Glenveagh National Park

Páirc Náisiúnta Ghleann Bheatha

Driving from Letterkenny toward Falcarragh and ultimately our final destination, Dungloe, a friend of mine not from Ireland once commented “Jesus…I feel like we are driving to the end of the earth”.  Nothing to see here folk, move along.  Ah but there you see, you are greatly mistaken and don’t turn back for you are driving through some of the most beautiful undisturbed landscape in the whole of Europe.  Quite possibly there has never been a homestead on these lands.
“Situated in northwest Donegal, the core area of Glenveagh National Park was formerly an enormous private estate of over 9,500 hectares in extent. The present day National Park now includes elements of another large estate and has a total area of over 16,500 hectares, making it Ireland’s largest. It boasts, like Killarney, beautiful lakes set in impressive mountain scenery (the Park includes the two highest peaks in Donegal – Errigal and Slieve Snacht). The underlying granite gives to the landscape a quite different character to the sandstone and limestone strata of Killarney however. At the south-west end of the Park are the ice-carved cliffs of the Poisoned Glen and Bingorm, while the north-east end has a gentler array of hills, deep peat bogs and the swampy valley of the Owencarrow river.

Natural woodlands of Oak and Birch clothe the slopes of the deep valley that bisects the Park. These woods are inhabited by Badgers, Foxes and Stoats, whilst woodland bird life includes Siskins, Treecreepers, Redstarts and Wood Warblers. On the uplands of the Park, birds more likely to be encountered include Ravens, Peregrines, Stonechat and Grouse, and the upland slopes are dotted with the yellow flowers of Tormentil and Bog Asphodel.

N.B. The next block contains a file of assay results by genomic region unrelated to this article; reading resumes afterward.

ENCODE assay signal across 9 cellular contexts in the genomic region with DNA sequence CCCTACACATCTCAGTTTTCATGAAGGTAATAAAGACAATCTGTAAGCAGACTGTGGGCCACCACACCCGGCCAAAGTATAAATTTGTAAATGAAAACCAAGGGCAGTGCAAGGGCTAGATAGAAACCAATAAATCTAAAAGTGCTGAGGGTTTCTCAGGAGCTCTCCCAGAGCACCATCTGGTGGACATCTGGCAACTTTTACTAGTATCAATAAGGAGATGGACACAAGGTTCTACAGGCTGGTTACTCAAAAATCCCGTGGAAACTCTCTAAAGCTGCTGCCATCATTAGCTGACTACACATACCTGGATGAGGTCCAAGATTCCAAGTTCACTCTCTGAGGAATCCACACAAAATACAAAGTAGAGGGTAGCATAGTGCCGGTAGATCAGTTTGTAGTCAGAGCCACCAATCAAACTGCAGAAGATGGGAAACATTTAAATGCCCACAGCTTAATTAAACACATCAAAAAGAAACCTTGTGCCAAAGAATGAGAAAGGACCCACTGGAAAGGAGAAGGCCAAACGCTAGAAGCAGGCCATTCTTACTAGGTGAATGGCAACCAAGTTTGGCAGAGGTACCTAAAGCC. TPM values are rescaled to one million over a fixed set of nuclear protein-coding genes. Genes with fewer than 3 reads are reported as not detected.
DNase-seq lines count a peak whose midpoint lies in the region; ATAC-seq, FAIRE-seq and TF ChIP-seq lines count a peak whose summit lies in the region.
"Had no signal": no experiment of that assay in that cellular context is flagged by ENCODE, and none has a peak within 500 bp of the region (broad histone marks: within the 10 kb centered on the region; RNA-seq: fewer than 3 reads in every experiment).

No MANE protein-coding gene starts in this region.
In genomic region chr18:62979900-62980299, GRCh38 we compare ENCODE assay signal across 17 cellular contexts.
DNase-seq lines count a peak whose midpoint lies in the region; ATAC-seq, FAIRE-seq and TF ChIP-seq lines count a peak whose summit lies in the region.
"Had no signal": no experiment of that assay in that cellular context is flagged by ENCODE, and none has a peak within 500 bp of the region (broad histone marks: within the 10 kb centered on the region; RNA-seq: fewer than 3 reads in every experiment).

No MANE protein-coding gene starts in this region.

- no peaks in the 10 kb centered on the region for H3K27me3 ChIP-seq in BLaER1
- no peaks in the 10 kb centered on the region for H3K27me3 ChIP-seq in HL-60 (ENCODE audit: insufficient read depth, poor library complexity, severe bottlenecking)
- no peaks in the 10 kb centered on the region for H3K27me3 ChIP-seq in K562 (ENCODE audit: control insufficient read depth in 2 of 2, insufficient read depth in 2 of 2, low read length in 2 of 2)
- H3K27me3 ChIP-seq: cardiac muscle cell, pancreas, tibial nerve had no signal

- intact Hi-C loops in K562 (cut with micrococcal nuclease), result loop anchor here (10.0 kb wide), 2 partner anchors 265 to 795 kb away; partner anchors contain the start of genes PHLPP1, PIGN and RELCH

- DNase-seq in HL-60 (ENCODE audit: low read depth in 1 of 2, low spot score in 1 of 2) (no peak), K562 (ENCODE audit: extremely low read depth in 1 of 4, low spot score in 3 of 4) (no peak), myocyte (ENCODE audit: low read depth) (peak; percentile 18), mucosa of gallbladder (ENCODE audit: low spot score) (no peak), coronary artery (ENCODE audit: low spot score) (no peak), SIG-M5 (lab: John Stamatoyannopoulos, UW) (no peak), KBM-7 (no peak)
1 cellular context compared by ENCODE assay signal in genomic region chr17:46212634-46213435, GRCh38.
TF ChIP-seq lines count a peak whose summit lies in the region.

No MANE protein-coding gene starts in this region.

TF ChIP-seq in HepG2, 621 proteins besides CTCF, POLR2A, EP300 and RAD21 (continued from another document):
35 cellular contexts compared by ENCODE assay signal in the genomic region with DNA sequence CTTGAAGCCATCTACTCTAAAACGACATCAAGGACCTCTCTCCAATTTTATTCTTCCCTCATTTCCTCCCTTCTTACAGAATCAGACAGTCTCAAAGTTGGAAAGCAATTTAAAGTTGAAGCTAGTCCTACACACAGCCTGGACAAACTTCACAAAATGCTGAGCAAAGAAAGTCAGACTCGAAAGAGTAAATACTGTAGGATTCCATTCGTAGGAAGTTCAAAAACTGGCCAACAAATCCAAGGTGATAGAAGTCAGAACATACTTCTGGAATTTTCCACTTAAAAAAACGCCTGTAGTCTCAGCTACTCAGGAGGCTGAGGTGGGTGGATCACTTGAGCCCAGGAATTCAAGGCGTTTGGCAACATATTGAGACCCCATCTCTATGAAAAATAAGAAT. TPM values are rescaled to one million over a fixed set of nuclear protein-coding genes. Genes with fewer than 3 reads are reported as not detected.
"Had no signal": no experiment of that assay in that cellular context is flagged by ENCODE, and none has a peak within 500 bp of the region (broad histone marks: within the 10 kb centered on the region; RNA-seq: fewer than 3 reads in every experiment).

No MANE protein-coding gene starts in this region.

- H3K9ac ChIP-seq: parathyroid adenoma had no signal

The Park contains a large herd of Red Deer but, unlike Killarney, these are not of native Irish stock. A twenty eight mile fence was erected in the 1890’s to contain the herd, which spend most of the summer on high ground, returning to more sheltered areas during the winter or in prolonged poor weather.

Perhaps the outstanding feature of Glenveagh is its wilderness character with the sense of remoteness and solitude that it conveys to the visitor. The Park was opened formally in 1986 and, from the purpose-built Visitor Centre, visitors travel by Park transport along the shores of Lough Veagh to Glenveagh Castle (built in 1870 by George Adair) and its outstanding gardens, which are both open to the public. ”

Ah yes Sir George Adair….forever memorialized in the song by the popular Donegal band Goat’s Don’t Shave in their song “Evictions at Derryveagh”.  In April 1861 Sir Adair evicted 250 families from their homes.  Some died on the side of the road, some had no option but to go to the workhouse and some more were shipped to Australia and all so that Sir Adair could install sheep on his valued property and afterward build his castle for his American bride.

The Poisoned Glen, with its spired church where my daddy used to take us on a Sunday to Errigal for a spin in the car, and would tell us girls that it was where Sleeping Beauty got married to the Handsome Prince.  And even to this day, that’s what I tell my kids when we drive by…”look…that’s where Sleeping Beauty got married”.